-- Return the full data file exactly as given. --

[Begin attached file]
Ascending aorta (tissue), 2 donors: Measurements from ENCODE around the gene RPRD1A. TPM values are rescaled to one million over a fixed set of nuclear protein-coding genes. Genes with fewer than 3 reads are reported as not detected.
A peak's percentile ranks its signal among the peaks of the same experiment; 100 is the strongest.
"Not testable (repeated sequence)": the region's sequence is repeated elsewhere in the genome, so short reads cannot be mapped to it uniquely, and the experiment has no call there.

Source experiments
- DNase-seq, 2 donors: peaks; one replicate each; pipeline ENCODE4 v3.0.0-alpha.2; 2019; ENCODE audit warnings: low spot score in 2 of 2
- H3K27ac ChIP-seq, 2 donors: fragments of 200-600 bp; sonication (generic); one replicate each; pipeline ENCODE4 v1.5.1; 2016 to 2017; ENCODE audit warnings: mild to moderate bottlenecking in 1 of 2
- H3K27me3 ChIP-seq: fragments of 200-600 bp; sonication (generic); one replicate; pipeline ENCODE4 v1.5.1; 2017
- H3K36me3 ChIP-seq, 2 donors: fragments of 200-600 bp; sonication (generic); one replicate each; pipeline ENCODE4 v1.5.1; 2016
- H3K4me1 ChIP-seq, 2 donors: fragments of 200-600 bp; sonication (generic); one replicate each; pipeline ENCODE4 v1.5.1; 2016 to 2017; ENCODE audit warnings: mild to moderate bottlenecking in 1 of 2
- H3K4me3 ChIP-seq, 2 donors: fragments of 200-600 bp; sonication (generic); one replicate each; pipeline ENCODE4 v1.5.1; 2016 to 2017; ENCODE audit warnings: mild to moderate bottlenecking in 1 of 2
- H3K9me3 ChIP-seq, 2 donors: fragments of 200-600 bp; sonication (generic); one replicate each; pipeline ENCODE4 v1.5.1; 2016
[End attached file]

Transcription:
Ascending aorta (tissue), 2 donors: Measurements from ENCODE around the gene RPRD1A. TPM values are rescaled to one million over a fixed set of nuclear protein-coding genes. Genes with fewer than 3 reads are reported as not detected.
A peak's percentile ranks its signal among the peaks of the same experiment; 100 is the strongest.
"Not testable (repeated sequence)": the region's sequence is repeated elsewhere in the genome, so short reads cannot be mapped to it uniquely, and the experiment has no call there.

Source experiments
- DNase-seq, 2 donors: peaks; one replicate each; pipeline ENCODE4 v3.0.0-alpha.2; 2019; ENCODE audit warnings: low spot score in 2 of 2
- H3K27ac ChIP-seq, 2 donors: fragments of 200-600 bp; sonication (generic); one replicate each; pipeline ENCODE4 v1.5.1; 2016 to 2017; ENCODE audit warnings: mild to moderate bottlenecking in 1 of 2
- H3K27me3 ChIP-seq: fragments of 200-600 bp; sonication (generic); one replicate; pipeline ENCODE4 v1.5.1; 2017
- H3K36me3 ChIP-seq, 2 donors: fragments of 200-600 bp; sonication (generic); one replicate each; pipeline ENCODE4 v1.5.1; 2016
- H3K4me1 ChIP-seq, 2 donors: fragments of 200-600 bp; sonication (generic); one replicate each; pipeline ENCODE4 v1.5.1; 2016 to 2017; ENCODE audit warnings: mild to moderate bottlenecking in 1 of 2
- H3K4me3 ChIP-seq, 2 donors: fragments of 200-600 bp; sonication (generic); one replicate each; pipeline ENCODE4 v1.5.1; 2016 to 2017; ENCODE audit warnings: mild to moderate bottlenecking in 1 of 2
- H3K9me3 ChIP-seq, 2 donors: fragments of 200-600 bp; sonication (generic); one replicate each; pipeline ENCODE4 v1.5.1; 2016